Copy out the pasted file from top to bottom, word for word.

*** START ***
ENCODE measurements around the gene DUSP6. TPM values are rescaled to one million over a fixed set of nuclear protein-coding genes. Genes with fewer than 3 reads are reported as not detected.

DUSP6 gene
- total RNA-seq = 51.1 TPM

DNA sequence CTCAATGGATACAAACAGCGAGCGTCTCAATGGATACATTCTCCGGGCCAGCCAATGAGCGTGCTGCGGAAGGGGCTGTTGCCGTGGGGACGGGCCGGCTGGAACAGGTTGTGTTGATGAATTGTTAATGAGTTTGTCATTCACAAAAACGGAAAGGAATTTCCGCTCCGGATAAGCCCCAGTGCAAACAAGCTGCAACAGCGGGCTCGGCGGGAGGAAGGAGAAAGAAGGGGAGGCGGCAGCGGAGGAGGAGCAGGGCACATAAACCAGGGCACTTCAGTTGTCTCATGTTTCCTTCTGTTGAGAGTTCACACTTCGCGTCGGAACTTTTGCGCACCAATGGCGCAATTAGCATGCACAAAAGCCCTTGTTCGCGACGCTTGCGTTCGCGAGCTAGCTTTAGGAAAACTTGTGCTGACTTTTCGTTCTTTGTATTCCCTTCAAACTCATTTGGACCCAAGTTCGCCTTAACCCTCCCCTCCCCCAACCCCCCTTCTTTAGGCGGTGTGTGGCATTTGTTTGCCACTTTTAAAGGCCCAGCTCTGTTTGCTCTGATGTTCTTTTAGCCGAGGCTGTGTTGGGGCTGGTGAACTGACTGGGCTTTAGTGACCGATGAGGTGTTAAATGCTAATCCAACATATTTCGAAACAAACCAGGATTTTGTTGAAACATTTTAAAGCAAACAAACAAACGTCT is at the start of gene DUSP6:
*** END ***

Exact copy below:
ENCODE measurements around the gene DUSP6. TPM values are rescaled to one million over a fixed set of nuclear protein-coding genes. Genes with fewer than 3 reads are reported as not detected.

DUSP6 gene
- total RNA-seq = 51.1 TPM

DNA sequence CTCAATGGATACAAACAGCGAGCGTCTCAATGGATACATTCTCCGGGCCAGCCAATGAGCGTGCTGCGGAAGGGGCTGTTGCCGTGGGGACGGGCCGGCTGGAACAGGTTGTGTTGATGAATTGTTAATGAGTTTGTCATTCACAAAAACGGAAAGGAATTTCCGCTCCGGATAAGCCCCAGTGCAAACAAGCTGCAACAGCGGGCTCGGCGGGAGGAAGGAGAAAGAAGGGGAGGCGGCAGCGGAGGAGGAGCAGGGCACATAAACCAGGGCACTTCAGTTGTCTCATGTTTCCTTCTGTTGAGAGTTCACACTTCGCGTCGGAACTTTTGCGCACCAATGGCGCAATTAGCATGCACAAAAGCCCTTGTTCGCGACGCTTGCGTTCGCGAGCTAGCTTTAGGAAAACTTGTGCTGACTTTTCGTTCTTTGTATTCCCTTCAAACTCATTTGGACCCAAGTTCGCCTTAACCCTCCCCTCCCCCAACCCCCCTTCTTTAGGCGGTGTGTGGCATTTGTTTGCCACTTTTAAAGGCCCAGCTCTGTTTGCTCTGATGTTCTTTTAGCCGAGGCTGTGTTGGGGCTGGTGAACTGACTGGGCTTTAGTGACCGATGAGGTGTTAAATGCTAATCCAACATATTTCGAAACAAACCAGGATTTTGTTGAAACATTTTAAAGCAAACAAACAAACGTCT is at the start of gene DUSP6: